How to avoid regretting your passport photo

It is a sad fact, but many people live to regret their passport photo. They end up cringing whenever they see it and take desperate measures to make sure others don’t lay their eyes on it as well. But it doesn’t have to be this way. Before posing for your next passport photo, consider these five steps and avoid the likelihood that you’ll one day look back and hang your head in embarrassment.

Choose a simple hairstyle

Hair really can make or break a passport photo. That is why your safest bet is to choose a simple and timeless style. Also, avoid too many hair products as these can make you look rather greasy.

Watch what you wear

Avoid the urge to wear anything that hasn’t already stood the test of time. This means steering clear of clothes that have just come into fashion. If not, the picture might haunt you like a bad 80s prom dress.

Don’t pose

Make sure you keep a relatively straight face and resist the urge to flash a smile. It goes without saying that you shouldn’t pout and should instead focus on looking directly at the camera.

Prepare for the picture

Believe it or not, you can actually prepare for a passport picture. This includes getting a new haircut or plucking your eyebrows. Men might want to trim their facial hair so it is neat and tidy.

Don’t leave it until the last minute

If you leave your passport photo until the last minute, you’re just increasing the chance that it could go wrong. Instead, take the picture when you have got time to reflect on if it’s right for you. If it’s not, you should still have time to snap another before the deadline.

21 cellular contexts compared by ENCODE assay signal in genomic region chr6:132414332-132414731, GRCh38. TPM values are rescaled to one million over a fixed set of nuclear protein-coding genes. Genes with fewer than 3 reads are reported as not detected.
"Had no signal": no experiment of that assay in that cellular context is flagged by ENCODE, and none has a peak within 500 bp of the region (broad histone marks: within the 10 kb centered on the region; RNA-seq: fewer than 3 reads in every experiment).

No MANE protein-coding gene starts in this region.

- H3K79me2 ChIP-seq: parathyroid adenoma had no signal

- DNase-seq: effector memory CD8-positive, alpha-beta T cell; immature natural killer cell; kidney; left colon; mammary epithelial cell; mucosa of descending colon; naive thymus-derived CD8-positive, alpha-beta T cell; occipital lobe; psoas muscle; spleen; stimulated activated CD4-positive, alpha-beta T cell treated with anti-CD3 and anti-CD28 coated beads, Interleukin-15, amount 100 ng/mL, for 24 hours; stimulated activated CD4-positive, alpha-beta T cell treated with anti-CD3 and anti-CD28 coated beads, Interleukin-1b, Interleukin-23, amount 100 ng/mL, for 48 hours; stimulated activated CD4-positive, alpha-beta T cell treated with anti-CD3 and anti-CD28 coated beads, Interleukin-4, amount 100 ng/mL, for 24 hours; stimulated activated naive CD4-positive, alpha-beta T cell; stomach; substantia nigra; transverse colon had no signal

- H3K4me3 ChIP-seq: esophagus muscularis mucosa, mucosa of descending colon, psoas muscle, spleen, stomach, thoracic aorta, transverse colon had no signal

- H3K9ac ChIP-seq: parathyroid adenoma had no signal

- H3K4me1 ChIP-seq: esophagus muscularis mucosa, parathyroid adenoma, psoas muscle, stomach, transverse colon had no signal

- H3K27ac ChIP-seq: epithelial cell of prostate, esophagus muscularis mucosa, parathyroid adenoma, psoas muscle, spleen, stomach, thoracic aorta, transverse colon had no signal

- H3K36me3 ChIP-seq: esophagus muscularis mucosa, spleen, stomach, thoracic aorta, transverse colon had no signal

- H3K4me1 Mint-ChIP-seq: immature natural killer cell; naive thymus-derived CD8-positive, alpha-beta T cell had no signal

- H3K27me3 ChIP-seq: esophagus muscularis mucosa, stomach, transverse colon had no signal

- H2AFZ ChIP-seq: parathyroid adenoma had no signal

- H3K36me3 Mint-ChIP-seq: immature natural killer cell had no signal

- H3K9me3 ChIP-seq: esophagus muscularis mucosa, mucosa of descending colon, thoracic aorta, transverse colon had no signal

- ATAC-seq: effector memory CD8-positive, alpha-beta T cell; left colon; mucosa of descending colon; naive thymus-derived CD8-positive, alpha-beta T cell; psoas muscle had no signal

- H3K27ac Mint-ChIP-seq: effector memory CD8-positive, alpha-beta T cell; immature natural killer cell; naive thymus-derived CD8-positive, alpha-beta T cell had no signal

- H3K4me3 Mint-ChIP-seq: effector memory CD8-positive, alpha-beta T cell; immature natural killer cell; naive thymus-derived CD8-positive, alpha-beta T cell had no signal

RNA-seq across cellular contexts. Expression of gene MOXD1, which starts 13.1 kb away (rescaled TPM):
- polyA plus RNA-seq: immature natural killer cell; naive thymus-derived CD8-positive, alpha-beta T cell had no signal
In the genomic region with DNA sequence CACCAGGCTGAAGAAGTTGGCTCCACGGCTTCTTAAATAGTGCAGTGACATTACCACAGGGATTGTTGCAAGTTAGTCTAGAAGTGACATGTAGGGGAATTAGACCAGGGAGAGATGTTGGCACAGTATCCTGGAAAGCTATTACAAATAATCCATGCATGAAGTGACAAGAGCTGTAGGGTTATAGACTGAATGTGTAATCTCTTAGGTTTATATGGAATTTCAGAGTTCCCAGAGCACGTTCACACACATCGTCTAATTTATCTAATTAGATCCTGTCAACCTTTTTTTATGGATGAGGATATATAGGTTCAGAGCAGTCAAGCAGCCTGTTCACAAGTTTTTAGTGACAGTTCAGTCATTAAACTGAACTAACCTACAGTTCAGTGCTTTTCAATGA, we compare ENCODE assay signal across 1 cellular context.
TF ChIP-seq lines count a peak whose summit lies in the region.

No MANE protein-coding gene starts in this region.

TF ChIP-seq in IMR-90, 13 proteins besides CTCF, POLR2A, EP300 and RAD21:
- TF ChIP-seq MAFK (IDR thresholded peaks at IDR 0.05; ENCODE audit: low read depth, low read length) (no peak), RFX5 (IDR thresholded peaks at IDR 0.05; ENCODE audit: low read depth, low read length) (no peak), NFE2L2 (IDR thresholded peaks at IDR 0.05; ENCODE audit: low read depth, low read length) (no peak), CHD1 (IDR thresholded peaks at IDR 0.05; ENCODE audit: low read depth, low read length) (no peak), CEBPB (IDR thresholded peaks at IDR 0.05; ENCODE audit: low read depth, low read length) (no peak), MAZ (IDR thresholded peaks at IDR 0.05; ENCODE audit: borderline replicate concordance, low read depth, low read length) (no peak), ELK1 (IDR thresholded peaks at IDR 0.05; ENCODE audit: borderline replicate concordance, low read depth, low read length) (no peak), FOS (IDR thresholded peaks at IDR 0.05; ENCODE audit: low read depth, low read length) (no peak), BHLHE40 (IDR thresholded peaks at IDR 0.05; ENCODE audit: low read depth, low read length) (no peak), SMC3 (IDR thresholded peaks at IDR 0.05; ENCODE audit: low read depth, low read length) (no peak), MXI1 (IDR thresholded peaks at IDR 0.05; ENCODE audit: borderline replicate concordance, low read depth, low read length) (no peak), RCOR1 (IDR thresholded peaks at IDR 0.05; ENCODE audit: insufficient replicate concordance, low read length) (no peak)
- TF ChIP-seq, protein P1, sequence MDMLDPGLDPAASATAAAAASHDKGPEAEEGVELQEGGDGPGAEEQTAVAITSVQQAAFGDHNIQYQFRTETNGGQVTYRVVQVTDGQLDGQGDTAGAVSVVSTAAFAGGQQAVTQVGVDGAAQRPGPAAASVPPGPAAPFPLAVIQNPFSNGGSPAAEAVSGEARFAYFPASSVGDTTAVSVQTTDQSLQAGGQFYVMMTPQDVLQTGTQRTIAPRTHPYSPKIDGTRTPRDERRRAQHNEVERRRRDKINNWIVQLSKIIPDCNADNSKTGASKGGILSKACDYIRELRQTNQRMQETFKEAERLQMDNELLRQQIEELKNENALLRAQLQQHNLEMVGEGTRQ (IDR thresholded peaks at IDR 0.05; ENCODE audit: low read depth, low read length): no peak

Look back and smile

It really is possible to look back and smile when you see your passport photo. Just make sure you follow these relatively easy steps and you could be grinning for years to come (or at least until it’s time to renew your passport again).

How to prepare in advance for a passport photo

Passport photos last for years, but it always seems to surprise you when a new one is needed (unless it’s a baby passport photo, of course).

However, that day does come round every so often and, when it does, you want to make sure your image is as perfect as possible. After all, you will have to use it for many years to come! Here’s how to prepare for the ideal passport photo.


Bear in mind that only your upper chest and above will appear in the photo, so dressing in your best trousers isn’t going to make a difference.

Focus on the shirt you wear, picking something that’s comfortable yet appropriate. Think about what you’d wear to a smart-casual event.

Also, ditch the jewellery and try to avoid bright colours, both of which can leave a less flattering appearance in a black and white photo.

Finally, don’t wear the same clothes you used for the previous photo. It has been known for people to have their photo rejected because the authorities thought it was the same one from years before!


Have it cut about two weeks before the photo, giving it a bit of time to grow out and look natural.

Also, don’t go for the model look on the day – just stick with the same hairdo you have every other morning. The photo is for passport control to recognise you, not a fashion agency to hire you.


If you have poor eyesight, ditch the glasses for the day. Although they tend not to cause problems, the glare off them can sometimes reflect in the photo.


Finally – and this relates to your eyes also – get enough sleep the night before and steer clear of any wild parties.

No matter how hard you try on the day, if you were downing shots the night before, those bags under your eyes will be impossible to get rid of. If you doubt this, just ask any student who got their registration card picture taken during Freshers’ Week!

Photo: by eflon licensed under Creative commons 2

What is facial recognition technology and how does it work?

All new passport photos must include unique, measurable physical characteristics which enable facial recognition technology. Such passports are often referred to as a biometric passport, an e-passport, ePassport or a digital passport.